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Minority and Indigenous Rights in UN Treaty Bodies Practice (2005–2009): Multicultural Challenges

Minority and Indigenous Rights in UN Treaty Bodies Practice (2005–2009): Multicultural Challenges Alexandra Xanthaki * Minority and Indigenous Rights in UN Treaty Bodies Practice (2005–2009): Multicultural Challenges Th e work of United Nations treaty bodies is useful to anyone interested in minor- ity and indigenous rights, because these bodies at times interpret, develop and push further the relevant standards of current international law. Debates within society are often reproduced in discussions of the states’ reports, because United Nations bodies aim to provide directions consistent with international law instruments. In view of this, the limited number of references to ‘multiculturalism’ in the work of UN treaty bodies seems odd. Th e justifi cation that the term is not included in any instrument of international human rights law seems irrelevant in an era when multiculturalism con- sumes so much of the public space. Even the vagueness of the concept does not justify its absence from United Nations deliberations. Indeed, discussions in the Committee against All Forms of Racial Discrimination (CERD) revealed unease among members 1 2 with the concept and a disagreement on its scope. Recalling the discussion during that day, one can feel an insistence at times on the reality of multicultural societies, i.e., societies in which many cultures coexist, and a http://www.deepdyve.com/assets/images/DeepDyve-Logo-lg.png European Yearbook of Minority Issues Online Brill

Minority and Indigenous Rights in UN Treaty Bodies Practice (2005–2009): Multicultural Challenges

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Publisher
Brill
Copyright
Copyright © Koninklijke Brill NV, Leiden, The Netherlands
eISSN
2211-6117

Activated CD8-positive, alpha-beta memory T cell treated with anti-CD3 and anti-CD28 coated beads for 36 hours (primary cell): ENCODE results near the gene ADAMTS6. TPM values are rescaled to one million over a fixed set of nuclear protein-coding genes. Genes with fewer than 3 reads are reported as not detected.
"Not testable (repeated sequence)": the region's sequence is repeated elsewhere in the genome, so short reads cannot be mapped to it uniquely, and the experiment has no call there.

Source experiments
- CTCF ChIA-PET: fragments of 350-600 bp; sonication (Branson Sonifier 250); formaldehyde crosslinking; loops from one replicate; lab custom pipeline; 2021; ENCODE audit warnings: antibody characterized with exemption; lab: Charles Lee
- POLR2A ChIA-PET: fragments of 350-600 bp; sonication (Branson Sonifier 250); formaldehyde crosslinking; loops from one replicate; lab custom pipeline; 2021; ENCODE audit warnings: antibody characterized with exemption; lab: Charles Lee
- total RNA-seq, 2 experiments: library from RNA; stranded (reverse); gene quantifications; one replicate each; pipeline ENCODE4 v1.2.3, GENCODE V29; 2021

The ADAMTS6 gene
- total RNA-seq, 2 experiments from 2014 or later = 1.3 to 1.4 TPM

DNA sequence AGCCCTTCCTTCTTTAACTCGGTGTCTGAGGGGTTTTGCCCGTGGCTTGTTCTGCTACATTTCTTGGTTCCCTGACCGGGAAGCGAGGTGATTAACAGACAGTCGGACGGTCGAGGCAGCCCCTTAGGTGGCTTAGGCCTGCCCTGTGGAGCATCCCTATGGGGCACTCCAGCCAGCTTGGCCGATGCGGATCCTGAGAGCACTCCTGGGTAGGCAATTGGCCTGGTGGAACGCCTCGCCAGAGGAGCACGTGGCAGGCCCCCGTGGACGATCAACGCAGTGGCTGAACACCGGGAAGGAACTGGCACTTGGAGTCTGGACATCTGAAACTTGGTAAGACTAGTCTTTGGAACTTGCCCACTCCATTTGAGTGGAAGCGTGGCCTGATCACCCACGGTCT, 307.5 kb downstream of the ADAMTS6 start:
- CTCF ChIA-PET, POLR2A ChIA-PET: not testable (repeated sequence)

DOI
10.1163/22116117-90001653
Publisher site
See Article on Publisher Site

Abstract

Alexandra Xanthaki * Minority and Indigenous Rights in UN Treaty Bodies Practice (2005–2009): Multicultural Challenges Th e work of United Nations treaty bodies is useful to anyone interested in minor- ity and indigenous rights, because these bodies at times interpret, develop and push further the relevant standards of current international law. Debates within society are often reproduced in discussions of the states’ reports, because United Nations bodies aim to provide directions consistent with international law instruments. In view of this, the limited number of references to ‘multiculturalism’ in the work of UN treaty bodies seems odd. Th e justifi cation that the term is not included in any instrument of international human rights law seems irrelevant in an era when multiculturalism con- sumes so much of the public space. Even the vagueness of the concept does not justify its absence from United Nations deliberations. Indeed, discussions in the Committee against All Forms of Racial Discrimination (CERD) revealed unease among members 1 2 with the concept and a disagreement on its scope. Recalling the discussion during that day, one can feel an insistence at times on the reality of multicultural societies, i.e., societies in which many cultures coexist, and a

Journal

European Yearbook of Minority Issues OnlineBrill

Published: Feb 9, 2010

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